Mental Illness: Coping With Bad Reactions From Others

Having a mental illness can be tough enough, but when we’re brave enough to tell people and they have a bad reaction to it, that only serves to validate those horrible thoughts of being a burden, worthless and helpless. In addition to the shame we might already feel, we now feel silly for reaching out and are tempted to clam up.

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Being supported with your mental health and having an outlet for what you are going through is really important. We understand how incredibly difficult it can be to speak out and reach out.

Try to remain calm

Before you do anything, take a deep breath and remain calm. We know it’s incredibly frustrating and upsetting when you face a negative reaction instead of understanding. All you want to do is shout at them and tell them they’re wrong and how hurtful they’re being, but stay calm, composed and you’ll ultimately come out of this situation better as a result.

Talk to Them

Just because someone reacts badly doesn’t mean they’re a bad person, they just don’t understand how hard mental illness can be. So whether they roll their eyes, ask really inappropriate questions or make you feel bad about something you can’t control, talk to them about it.

Tell them how it makes you feel when they react that way and ask them where that reaction comes from. Tell them your story, tell them how it’s a medical thing and not something you can control, tell them whatever you feel will help them understand.

Ultimately the more they know about your mental illness, and the more they know how their reaction upsets you, the better they can be at supporting you in the correct way in the long run.

Remind Yourself It’s Their Problem

If after talking to them they’re still reacting badly, then ultimately it’s their problem, not yours, so don’t take it personally. You tried, and if they’re still reacting badly then be the bigger person and walk away, your mental health isn’t the problem, their attitude is.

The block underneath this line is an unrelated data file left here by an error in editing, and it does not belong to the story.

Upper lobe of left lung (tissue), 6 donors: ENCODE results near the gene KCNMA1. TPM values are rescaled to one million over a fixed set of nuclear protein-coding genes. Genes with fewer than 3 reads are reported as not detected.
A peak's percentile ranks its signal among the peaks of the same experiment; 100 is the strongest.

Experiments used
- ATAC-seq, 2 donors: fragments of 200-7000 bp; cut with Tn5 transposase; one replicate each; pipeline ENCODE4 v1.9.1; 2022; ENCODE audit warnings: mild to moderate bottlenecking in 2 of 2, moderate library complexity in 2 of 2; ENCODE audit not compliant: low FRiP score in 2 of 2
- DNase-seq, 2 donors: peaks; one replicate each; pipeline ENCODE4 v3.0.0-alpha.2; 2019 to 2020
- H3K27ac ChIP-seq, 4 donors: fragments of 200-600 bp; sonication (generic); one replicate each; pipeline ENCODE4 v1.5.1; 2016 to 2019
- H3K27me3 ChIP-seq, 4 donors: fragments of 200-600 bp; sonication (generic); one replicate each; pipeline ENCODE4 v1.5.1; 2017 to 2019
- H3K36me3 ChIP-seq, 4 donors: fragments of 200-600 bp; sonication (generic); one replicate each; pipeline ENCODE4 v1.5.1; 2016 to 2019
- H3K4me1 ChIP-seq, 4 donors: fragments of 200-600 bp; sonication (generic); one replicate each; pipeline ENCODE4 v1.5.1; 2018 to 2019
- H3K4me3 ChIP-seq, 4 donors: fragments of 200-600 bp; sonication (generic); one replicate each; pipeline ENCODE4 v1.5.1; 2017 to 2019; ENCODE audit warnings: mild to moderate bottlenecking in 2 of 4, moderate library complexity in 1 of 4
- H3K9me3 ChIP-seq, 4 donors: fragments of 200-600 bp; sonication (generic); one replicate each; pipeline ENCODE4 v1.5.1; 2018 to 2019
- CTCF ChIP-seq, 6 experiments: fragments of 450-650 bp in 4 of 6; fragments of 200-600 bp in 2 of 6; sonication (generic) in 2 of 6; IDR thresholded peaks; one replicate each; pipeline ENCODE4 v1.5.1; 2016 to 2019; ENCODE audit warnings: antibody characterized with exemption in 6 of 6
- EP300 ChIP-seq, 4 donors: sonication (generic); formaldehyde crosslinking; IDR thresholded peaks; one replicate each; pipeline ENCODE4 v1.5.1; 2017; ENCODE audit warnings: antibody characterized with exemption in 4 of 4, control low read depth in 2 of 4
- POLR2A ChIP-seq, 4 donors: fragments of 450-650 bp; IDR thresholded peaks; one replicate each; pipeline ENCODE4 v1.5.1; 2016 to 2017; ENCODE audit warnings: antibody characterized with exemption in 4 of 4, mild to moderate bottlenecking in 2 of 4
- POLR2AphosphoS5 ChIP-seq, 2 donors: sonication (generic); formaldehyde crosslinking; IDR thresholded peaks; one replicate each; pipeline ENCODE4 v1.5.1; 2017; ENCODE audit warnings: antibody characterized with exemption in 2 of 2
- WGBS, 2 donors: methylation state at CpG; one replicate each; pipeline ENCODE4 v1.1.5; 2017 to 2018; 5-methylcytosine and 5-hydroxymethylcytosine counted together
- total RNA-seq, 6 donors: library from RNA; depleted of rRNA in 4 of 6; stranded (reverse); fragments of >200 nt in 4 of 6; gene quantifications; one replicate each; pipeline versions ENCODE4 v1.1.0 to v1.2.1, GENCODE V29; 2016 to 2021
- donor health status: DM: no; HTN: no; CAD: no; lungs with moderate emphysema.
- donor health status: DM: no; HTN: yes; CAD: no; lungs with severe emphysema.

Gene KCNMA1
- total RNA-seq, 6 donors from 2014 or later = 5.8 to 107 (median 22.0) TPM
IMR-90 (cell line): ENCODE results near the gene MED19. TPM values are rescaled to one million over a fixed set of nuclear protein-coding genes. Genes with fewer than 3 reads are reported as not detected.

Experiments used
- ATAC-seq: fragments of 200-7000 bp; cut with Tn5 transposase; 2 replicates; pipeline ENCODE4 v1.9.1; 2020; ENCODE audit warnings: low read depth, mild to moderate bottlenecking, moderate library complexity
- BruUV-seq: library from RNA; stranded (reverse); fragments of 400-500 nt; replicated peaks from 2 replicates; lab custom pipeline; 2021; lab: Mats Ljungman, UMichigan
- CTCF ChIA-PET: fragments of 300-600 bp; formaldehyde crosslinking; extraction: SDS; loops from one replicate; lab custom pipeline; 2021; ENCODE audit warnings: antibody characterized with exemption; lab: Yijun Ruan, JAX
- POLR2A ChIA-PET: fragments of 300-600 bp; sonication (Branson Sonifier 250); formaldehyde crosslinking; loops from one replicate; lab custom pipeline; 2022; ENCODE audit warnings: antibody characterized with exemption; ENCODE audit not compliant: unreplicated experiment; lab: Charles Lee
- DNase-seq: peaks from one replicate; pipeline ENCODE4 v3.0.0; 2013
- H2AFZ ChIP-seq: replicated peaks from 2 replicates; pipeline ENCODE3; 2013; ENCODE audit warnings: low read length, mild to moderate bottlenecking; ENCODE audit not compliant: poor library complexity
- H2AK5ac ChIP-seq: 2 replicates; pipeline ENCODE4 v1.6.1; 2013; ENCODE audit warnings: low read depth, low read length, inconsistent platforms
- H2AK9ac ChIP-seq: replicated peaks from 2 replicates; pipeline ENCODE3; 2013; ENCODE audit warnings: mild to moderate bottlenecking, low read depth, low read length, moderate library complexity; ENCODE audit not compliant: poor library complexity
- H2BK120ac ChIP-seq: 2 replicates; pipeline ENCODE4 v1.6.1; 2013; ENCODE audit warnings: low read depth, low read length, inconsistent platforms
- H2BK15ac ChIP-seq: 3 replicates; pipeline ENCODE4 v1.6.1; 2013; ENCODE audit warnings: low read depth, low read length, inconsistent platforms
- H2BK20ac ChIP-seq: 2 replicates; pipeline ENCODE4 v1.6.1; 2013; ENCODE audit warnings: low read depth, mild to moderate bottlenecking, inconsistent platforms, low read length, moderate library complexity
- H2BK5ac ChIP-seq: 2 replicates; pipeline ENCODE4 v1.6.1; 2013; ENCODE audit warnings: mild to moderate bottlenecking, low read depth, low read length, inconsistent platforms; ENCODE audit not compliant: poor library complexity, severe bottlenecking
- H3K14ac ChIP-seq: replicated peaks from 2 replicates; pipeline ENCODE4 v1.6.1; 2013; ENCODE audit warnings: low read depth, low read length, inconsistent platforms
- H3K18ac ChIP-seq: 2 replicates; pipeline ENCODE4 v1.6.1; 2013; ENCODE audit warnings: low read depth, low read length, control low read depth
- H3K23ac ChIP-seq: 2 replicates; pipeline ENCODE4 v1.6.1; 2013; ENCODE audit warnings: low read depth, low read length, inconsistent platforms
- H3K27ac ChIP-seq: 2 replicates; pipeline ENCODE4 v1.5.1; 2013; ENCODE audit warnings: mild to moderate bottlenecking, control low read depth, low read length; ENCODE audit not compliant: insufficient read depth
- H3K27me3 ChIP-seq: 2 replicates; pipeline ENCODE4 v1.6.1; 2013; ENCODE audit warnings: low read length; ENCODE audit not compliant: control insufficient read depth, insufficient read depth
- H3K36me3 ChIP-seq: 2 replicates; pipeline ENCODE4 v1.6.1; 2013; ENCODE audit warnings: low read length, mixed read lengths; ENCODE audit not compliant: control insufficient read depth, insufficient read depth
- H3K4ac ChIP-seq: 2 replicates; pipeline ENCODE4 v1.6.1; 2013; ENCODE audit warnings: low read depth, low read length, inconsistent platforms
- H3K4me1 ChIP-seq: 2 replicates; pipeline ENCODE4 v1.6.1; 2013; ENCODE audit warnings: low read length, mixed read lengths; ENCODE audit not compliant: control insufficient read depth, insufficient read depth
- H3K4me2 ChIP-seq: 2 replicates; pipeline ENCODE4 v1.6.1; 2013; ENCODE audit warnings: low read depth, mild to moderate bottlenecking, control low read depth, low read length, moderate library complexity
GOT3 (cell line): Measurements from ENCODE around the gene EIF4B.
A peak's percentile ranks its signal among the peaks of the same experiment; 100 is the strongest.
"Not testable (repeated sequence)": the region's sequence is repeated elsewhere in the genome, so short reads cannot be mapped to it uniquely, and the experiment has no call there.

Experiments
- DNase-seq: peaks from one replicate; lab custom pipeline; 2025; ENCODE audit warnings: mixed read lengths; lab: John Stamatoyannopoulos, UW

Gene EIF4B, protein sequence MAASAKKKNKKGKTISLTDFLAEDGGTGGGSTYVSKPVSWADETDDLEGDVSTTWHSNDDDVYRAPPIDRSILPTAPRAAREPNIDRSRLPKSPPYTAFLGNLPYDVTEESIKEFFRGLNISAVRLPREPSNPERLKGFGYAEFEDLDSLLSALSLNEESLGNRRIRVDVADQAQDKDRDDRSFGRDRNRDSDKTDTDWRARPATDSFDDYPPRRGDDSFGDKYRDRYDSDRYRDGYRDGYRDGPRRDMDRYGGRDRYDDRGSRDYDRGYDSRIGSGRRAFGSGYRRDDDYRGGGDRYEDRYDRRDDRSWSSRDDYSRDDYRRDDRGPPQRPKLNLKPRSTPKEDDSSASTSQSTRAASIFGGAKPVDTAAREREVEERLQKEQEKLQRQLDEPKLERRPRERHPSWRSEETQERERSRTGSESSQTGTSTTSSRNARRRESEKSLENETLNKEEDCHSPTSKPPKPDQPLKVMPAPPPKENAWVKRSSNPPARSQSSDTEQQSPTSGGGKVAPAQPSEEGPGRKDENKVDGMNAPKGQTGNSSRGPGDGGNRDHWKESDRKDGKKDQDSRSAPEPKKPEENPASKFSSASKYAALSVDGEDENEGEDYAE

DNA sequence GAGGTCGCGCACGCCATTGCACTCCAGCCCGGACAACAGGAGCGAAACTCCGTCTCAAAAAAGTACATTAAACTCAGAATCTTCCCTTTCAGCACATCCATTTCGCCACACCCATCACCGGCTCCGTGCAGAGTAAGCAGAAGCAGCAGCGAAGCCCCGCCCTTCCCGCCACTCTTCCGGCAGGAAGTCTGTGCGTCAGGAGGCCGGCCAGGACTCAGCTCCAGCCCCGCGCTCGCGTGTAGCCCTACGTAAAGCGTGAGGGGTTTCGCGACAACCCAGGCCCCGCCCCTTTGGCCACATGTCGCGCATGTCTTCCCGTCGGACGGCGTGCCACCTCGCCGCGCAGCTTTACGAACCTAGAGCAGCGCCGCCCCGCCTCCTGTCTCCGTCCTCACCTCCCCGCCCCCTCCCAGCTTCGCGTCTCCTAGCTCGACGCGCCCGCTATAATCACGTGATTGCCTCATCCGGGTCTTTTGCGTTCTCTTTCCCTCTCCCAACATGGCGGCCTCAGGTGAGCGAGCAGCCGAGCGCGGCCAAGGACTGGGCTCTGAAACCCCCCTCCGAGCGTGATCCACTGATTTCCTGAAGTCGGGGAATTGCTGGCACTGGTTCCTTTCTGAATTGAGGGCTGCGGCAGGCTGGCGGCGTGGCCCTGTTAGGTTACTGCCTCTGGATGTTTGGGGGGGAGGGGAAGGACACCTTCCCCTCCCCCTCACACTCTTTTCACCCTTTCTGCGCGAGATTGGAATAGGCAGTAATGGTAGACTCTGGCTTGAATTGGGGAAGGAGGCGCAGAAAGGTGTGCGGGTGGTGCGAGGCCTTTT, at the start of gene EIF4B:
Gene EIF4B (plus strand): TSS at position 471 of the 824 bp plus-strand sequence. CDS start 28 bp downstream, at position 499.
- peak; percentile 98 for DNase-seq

Remind yourself that you are an amazing person battling something that takes bravery and strength and if they don’t understand that, they aren’t special enough to be a big part of your life. Don’t let their reactions drag you down, you’re better than that.

Talk to People Who Do Understand

Chatting to the people who understand you, show you compassion and support no matter what and generally react in the correct way will help you remember that not everyone is going to react badly to your mental illness.

Tell your support network what happened, they’ll support and reassure you that talking about your mental illness is important. Chatting to people who are always there for you and who encourage you to talk will ensure that you don’t let bad reactions put you off communicating with those around you.

Join a Support Group

Don’t have someone you feel you can talk to? Why not join a support group? Or sign up to an activity that interests you to meet new people? There are people out there who will support you and understand what you’re going through.

Even if you already have people you can talk to, joining a support group can be really helpful, especially when you’re facing bad reactions from others. You’ll be surrounded by people who are (sadly) bound to have experienced the same thing and knowing you’re not alone can make you feel even more supported.

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  • Char LaaLaa

    I had a job interview recently: they asked directly about mental health as I had disclosed this on equality for and application. Is this permitted? Needless to say, I did not get the job.

    • The Blurt Foundation

      Sorry for the late reply Char.

      It can be hard to prove that not getting the job was due to the disclosure, however our recently blog on rights at work might be interesting for you – this paragraph in particular:
      APPLYING FOR JOBS
      Employers can’t ask us questions about our mental health before offering us a job, unless they are: asking us about any reasonable adjustments we need during the application process, checking that they have applications from a diverse range of people, or finding out if we will be able to do tasks central to the role.

      You can read the whole blog here https://www.blurtitout.org/2017/03/10/depression-rights-work/ and we also have this one on looking for work https://www.blurtitout.org/2017/06/01/depression-looking-for-work/